# Opacity misleading when plotting two histograms at the same time with matplotlib

Let's say I have two histograms and I set the opacity using the parameter of hist: 'alpha=0.5'

I have plotted two histograms yet I get three colors! I understand this makes sense from an opacity point of view.

But! It makes is very confusing to show someone a graph of two things with three colors. Can I just somehow set the smallest bar for each bin to be in front with no opacity?

Example graph

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If you don't actually want to have `alpha<1` than just figure out what color the translucent color on top of white is and use opaque bars that color. – tcaswell Aug 26 '13 at 22:01
You should include the code you have used to produce the plot, as less people are likely to write the entire code for you, rather than fixing your existing code. – hooy Aug 27 '13 at 10:02
What's the code you used to generate this graph? – tommy.carstensen Dec 8 '14 at 9:30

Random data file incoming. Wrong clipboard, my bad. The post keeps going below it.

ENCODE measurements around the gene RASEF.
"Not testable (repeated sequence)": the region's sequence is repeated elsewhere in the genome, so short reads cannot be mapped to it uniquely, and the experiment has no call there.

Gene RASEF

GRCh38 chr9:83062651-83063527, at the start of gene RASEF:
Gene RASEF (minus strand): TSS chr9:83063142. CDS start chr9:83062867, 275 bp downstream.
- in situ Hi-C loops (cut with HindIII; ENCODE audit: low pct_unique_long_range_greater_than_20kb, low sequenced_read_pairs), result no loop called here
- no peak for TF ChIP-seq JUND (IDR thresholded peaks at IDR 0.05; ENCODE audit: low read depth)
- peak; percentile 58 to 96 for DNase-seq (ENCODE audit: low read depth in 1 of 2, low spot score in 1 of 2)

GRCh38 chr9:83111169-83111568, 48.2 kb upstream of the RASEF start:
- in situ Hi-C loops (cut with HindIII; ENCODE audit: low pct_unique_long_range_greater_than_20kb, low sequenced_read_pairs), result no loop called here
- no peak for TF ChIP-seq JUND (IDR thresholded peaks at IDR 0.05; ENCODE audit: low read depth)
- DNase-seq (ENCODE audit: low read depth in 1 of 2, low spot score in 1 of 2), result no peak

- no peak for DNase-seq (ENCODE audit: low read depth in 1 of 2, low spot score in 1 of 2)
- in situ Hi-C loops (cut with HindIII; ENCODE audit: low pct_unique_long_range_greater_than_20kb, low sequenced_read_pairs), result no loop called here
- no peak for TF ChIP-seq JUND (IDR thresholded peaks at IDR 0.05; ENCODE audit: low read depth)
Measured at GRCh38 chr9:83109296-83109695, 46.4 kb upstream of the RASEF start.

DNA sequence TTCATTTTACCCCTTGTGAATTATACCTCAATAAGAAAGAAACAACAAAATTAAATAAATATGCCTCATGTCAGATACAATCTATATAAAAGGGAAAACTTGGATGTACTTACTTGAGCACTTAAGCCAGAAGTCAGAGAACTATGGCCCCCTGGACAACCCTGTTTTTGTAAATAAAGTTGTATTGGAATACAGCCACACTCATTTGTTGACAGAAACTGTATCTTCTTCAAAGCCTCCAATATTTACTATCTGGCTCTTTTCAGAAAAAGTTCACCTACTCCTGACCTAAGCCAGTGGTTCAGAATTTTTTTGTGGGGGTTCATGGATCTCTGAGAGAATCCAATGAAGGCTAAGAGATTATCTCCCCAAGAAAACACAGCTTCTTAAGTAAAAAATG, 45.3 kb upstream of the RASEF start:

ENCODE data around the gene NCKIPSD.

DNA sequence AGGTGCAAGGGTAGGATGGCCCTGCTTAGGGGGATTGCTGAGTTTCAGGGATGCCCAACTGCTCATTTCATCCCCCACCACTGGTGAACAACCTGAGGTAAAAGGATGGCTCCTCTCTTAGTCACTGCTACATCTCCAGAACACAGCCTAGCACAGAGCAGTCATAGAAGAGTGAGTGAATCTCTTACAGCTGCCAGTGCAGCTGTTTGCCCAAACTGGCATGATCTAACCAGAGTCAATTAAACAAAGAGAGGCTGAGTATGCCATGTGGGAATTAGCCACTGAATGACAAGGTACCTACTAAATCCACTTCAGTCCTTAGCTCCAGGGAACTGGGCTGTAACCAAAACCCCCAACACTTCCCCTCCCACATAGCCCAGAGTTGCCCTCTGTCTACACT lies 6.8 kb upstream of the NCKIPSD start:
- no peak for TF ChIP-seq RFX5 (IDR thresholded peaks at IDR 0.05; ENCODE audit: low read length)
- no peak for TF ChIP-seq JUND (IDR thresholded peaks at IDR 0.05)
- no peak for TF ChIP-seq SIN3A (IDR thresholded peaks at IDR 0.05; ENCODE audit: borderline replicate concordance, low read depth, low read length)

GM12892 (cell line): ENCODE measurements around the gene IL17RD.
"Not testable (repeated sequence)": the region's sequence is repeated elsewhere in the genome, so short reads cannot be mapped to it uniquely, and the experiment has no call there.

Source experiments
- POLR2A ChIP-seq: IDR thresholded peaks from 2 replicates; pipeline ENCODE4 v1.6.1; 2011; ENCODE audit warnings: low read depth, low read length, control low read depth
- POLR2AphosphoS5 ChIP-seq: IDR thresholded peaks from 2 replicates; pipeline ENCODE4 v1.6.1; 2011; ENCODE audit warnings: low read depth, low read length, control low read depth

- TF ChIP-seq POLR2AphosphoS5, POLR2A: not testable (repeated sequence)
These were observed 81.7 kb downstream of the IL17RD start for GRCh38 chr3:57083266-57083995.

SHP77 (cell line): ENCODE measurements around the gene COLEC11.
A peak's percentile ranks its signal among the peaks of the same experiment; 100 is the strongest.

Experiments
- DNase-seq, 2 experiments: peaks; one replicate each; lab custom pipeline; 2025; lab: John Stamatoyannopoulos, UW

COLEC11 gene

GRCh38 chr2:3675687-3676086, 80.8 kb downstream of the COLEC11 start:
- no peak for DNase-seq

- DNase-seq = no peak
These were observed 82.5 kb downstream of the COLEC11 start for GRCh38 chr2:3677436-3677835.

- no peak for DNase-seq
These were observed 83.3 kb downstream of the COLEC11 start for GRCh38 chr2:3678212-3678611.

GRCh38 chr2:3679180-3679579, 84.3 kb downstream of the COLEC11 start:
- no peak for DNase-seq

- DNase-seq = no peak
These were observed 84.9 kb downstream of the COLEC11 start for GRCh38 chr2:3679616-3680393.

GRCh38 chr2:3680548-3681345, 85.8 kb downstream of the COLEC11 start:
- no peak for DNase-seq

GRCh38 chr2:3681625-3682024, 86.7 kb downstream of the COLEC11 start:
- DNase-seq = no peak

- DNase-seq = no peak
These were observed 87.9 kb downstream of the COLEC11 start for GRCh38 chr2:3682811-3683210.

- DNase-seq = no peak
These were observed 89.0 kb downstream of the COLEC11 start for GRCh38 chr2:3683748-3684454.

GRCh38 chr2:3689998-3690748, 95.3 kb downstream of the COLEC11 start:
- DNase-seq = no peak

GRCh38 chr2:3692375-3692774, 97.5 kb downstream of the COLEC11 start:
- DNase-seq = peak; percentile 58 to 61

The usual way this issue is handled is to have the plots with some small separation. This is done by default when `plt.hist` is given multiple sets of data:

``````import pylab as plt

x = 200 + 25*plt.randn(1000)
y = 150 + 25*plt.randn(1000)
n, bins, patches = plt.hist([x, y])
``````

You instead which to stack them (this could be done above using the argument `histtype='barstacked'`) but notice that the ordering is incorrect.

This can be fixed by individually checking each pair of points to see which is larger and then using `zorder` to set which one comes first. For simplicity I am using the output of the code above (e.g n is two stacked arrays of the number of points in each bin for x and y):

``````n_x = n[0]
n_y = n[1]
for i in range(len(n[0])):
if n_x[i] > n_y[i]:
zorder=1
else:
zorder=0
plt.bar(bins[:-1][i], n_x[i], width=10)
plt.bar(bins[:-1][i], n_y[i], width=10, color="g", zorder=zorder)
``````

Here is the resulting image:

By changing the ordering like this the image looks very weird indeed, this is probably why it is not implemented and needs a hack to do it. I would stick with the small separation method, anyone used to these plots assumes they take the same x-value.

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